Somehow I was able to contact my friend B, who advised me that the Kalibo airport just opened and that I could use my return ticket with Cebu Pacific. To my great surprise, he was able to call me from his Sun Cellular number! All networks would lose connection after one second, but not Sun. It was the only network that could sustain a voice call! (Reminder to self: get a Sun sim for emergencies.) Through B’s request, a very nice girl from Cebu Pacific we’ll call KP later contacted us and reassured us of confirmed seats. We took the first van we could find at 6pm and got to Kalibo at 8pm. Fortunately we found a place to stay called Airport Line, a travellers’ pension house a couple of blocks away (P300 a room, with own bathroom and electric fan for 12 hours). Our bathing water was literally pumped by the pail-load. And each of us had to share their small pail with their roommate, not to mention leave a bit for flushing the toilet. Better than nothing. After not being able to take a bath or brush my teeth for 48 hours I felt like a human being again.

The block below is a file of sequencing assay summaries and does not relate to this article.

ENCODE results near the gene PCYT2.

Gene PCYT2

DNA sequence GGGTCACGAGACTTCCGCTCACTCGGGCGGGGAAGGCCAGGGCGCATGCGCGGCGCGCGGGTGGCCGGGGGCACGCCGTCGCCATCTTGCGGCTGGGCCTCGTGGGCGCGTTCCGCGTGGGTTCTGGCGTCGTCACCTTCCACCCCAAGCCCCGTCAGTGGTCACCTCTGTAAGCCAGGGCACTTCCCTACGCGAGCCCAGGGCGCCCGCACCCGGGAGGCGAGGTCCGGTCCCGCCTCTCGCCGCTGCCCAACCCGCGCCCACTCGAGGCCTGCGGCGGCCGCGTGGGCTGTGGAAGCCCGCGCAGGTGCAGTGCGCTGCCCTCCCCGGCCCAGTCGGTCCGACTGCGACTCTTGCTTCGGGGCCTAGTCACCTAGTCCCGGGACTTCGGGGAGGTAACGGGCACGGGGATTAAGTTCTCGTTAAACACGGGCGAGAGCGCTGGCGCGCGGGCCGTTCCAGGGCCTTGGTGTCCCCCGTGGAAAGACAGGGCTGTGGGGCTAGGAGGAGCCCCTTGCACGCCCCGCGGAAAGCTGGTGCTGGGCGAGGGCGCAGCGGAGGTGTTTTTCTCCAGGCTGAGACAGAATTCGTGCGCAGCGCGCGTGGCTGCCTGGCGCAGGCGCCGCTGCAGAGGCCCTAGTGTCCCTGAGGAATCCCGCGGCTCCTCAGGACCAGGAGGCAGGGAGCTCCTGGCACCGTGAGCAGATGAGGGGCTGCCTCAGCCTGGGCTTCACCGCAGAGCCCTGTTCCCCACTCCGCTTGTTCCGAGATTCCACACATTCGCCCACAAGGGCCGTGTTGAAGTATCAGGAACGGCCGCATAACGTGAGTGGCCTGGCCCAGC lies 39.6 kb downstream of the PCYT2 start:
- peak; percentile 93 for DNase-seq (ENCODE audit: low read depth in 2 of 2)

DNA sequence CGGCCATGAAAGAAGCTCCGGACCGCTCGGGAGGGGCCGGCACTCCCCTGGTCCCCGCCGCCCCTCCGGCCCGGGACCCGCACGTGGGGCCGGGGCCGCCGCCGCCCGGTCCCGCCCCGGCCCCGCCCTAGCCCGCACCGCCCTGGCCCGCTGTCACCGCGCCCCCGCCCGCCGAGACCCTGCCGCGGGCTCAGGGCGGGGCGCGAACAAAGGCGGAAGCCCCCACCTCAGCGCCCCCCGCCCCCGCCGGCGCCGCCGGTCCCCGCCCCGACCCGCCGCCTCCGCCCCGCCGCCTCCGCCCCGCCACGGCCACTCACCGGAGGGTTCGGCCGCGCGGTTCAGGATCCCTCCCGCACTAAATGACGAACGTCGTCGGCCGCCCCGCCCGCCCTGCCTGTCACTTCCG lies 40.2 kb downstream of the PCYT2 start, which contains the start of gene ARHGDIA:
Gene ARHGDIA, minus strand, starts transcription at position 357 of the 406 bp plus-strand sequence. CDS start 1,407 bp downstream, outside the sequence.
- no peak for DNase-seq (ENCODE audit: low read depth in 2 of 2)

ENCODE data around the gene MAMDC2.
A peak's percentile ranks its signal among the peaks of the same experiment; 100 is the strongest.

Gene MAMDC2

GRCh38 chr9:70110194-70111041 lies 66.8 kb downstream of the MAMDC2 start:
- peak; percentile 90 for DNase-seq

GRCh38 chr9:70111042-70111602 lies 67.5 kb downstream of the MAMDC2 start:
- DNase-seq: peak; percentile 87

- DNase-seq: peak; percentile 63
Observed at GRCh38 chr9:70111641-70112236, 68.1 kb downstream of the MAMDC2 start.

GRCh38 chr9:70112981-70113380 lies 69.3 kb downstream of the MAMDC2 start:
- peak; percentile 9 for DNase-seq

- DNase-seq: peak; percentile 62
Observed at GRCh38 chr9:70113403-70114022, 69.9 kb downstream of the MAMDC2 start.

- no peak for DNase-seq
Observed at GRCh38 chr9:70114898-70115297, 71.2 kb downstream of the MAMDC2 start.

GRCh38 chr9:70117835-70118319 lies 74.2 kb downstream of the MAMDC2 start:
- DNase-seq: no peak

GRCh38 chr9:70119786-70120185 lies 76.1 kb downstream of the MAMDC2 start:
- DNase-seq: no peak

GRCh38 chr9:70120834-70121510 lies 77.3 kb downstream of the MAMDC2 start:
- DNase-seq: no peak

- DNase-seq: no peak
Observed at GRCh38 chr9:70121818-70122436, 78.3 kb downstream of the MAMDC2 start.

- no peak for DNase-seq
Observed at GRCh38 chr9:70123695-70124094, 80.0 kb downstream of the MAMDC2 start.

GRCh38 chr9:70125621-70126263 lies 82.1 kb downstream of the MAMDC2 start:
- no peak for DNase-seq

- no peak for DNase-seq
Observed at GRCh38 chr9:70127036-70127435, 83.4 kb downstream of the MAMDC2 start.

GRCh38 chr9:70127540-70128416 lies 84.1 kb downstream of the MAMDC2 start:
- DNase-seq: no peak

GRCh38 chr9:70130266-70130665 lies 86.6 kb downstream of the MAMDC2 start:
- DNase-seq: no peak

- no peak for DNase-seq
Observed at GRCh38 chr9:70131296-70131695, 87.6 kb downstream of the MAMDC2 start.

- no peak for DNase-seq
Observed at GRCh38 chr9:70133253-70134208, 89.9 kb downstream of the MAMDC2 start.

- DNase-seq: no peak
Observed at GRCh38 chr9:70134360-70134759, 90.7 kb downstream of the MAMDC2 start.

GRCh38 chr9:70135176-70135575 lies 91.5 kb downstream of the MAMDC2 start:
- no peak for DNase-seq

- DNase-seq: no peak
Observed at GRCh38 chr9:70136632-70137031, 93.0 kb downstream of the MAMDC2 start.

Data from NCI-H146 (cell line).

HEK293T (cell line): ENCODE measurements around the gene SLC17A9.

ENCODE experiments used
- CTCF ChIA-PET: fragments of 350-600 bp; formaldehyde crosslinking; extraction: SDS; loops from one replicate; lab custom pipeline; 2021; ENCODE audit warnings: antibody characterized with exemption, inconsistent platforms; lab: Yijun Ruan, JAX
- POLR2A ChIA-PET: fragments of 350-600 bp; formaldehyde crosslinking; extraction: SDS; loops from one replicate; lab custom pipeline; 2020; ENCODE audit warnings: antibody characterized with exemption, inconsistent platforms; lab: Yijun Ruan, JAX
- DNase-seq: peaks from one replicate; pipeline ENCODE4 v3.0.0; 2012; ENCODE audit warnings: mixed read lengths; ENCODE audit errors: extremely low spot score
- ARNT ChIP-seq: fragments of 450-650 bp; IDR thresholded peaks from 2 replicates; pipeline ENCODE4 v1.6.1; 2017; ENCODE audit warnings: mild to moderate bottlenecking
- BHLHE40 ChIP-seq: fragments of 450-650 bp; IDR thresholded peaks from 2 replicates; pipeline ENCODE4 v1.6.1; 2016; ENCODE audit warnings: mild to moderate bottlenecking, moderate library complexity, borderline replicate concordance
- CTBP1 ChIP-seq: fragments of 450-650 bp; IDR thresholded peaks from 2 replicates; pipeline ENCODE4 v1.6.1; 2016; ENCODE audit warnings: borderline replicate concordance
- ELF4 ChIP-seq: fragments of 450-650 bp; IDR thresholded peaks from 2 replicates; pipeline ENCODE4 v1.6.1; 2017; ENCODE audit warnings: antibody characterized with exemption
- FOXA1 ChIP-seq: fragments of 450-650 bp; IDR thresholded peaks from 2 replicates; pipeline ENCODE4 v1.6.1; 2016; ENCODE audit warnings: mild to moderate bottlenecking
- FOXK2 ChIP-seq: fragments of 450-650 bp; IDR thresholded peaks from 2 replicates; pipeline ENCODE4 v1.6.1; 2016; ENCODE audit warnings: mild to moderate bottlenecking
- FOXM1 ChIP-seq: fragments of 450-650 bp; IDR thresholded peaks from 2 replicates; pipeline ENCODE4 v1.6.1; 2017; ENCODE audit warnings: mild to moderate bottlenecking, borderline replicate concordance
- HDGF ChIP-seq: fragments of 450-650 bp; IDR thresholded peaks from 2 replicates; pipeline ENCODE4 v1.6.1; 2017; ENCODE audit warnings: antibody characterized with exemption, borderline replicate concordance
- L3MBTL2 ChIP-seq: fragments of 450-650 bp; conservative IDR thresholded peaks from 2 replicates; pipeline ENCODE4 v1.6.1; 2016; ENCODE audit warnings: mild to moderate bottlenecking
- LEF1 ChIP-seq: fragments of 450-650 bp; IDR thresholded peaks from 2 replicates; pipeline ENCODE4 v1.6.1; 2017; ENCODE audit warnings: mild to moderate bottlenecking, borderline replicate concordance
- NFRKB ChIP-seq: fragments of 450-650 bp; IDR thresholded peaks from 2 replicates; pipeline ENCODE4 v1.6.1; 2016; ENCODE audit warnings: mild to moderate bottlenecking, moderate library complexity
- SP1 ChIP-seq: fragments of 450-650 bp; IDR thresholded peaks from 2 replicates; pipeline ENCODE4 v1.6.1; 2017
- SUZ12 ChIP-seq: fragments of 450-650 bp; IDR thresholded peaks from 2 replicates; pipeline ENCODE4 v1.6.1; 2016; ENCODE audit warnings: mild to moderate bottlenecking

Woman in Denial: “Waay kamo hot water? Abi ko hotel ini?” (What kind of hotel is this, you don’t even have hot water!)
Mai-mai: “Waay gani tubi, ma hot water ka pa?” (We don’t even have running water, and you expect it to be hot?)

The next morning at Kalibo airport there was another angry mob waiting to happen when the Caticlan passengers thought they wouldn’t be able to go home, since initially the Kalibo passengers got priority. Through a bit of people power it was finally arranged that those who got in line first got served, regardless of ticket route. It was the only way to start and keep the process going. Our confirmation via KP got us seats in the first of two planes that morning. I took some human interest videos — there was a woman crying when she checked in and saw the plane landing, the one we were going to ride home on. When she started crying nearly everyone got teary-eyed. As boarding was announced everybody cheered. We had bonded with each other since Sunday in the long lines at the airport, and even exchanged numbers.